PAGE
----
What's So Special about Human Tool Use?

  title={What's So Special about Human Tool Use?},
  author={Scott H. Johnson-Frey},

Figures from this paper

The Representation of Tool Use in Humans and Monkeys: Common and Uniquely Human Features
While the observation of a grasping hand activated similar regions in humans and monkeys, an additional specific sector of IPL devoted to tool use has evolved in Homo sapiens, although tool-specific neurons might reside in the monkey grasping regions.
From action to language: comparative perspectives on primate tool use, gesture and the evolution of human language
The papers in this Special Issue examine tool use and manual gestures in primates as a window on the evolution of the human capacity for language. Neurophysiological research has supported the
Tool use, communicative gesture and cerebral asymmetries in the modern human brain
  • S. Frey
  • Psychology, Biology
    Philosophical Transactions of the Royal Society B: Biological Sciences
  • 2008
It is argued here that the ways in which humans skilfully use tools and other manipulable artefacts is possible owing to adaptations that integrate sensory–motor and cognitive processes.
Perception meets action: fMRI and behavioural investigations of human tool use
Grasping actions typical of how tools are normally grasped during use were found to preferentially activate occipitotemporal areas, including areas specialized for visual object recognition, which is likely to represent an important source of inputs to visuomotor areas as to learned conceptual knowledge of tool use.
Cortical Networks Related to Human Use of Tools
  • JamesW. Lewis
  • Psychology, Biology
    The Neuroscientist : a review journal bringing neurobiology, neurology and psychiatry
  • 2006
This review compares and summarizes results from 64 paradigms published over the past decade that have examined cortical regions associated with tool use skills and tool knowledge and revealed cortical networks in both hemispheres, though with a clear left hemisphere bias.
The Anterior Temporal Cortex in Action
This work identified neural representations about how tools are typically manipulated within left anterior temporal cortex by shifting a searchlight classifier through whole-brain fMRI data when participants grasped 3D-printed tools in ways considered typical for use (i.e., by their handle).
The cognitive bases of human tool use
  • K. Vaesen
  • Psychology
    Behavioral and Brain Sciences
  • 2012
It is concluded that human tool use still marks a major cognitive discontinuity between us and the authors' closest relatives and the evolution of human technologies.
Tools for the body (schema)


Coding of modified body schema during tool use by macaque postcentral neurones.
Macaque monkeys are trained to retrieve distant objects using a rake, and neuronal activity was recorded in the caudal postcentral gyrus where the somatosensory and visual signals converge, and a large number of bimodal neurones appeared to code the schema of the hand.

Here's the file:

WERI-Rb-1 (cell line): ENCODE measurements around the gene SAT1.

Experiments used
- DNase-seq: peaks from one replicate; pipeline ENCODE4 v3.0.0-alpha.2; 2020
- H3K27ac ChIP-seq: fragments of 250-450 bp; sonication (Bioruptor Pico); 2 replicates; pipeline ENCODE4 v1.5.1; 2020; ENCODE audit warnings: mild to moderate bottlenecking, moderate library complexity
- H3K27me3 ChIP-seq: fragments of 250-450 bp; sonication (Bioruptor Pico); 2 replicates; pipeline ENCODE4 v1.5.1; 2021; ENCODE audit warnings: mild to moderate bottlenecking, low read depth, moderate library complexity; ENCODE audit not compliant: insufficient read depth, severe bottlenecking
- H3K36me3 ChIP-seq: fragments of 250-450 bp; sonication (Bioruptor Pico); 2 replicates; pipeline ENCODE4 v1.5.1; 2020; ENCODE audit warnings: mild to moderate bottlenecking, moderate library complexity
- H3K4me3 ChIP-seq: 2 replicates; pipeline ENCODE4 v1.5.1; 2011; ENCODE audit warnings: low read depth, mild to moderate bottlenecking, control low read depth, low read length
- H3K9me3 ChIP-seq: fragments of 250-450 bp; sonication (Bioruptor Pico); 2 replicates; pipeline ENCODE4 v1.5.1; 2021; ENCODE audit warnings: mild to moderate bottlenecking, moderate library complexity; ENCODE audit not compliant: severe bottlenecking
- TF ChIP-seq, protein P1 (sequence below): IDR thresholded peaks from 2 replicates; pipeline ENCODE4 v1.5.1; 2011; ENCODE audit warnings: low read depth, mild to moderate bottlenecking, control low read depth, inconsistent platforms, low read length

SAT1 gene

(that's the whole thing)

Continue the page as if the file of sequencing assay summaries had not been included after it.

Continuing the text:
Motor and cognitive functions of the ventral premotor cortex
Origins of knowledge.
These experiments suggest that cognition develops concurrently with perception and action and that development leads to the enrichment of conceptions around an unchanging core.
Functional Brain Mapping of Monkey Tool Use
When using a tool, we can perceive a psychological association between the tool and the body parts-the tool is incorporated into our "body-image." During tool use, visual response properties of
The Cortical Motor System
Selective Activation of a Parietofrontal Circuit during Implicitly Imagined Prehension
The results show that in contrast to preparation of overt actions, preparation of either hand for covert movement simulation activates a large network of motor-related areas located primarily within the left cerebral and right cerebellar hemispheres, which concludes that motor imagery involves action-specific motor representations computed in parietofrontal circuits.
Intentional maps in posterior parietal cortex.
The posterior parietal cortex (PPC), historically believed to be a sensory structure, is now viewed as an area important for sensory-motor integration. Among its functions is the forming of
Tool use and mechanical problem solving in apraxia
A fronto‐parietal circuit for object manipulation in man: evidence from an fMRI‐study
It is suggested that a fronto‐parietal circuit for manipulation of objects exists in humans and involves basically the same areas as in the monkey and it is proposed that area SII analyses the intrinsic object characteristics whilst the superior parietal lobule is related to kinaesthesia.
Neuroimaging of cognitive functions in human parietal cortex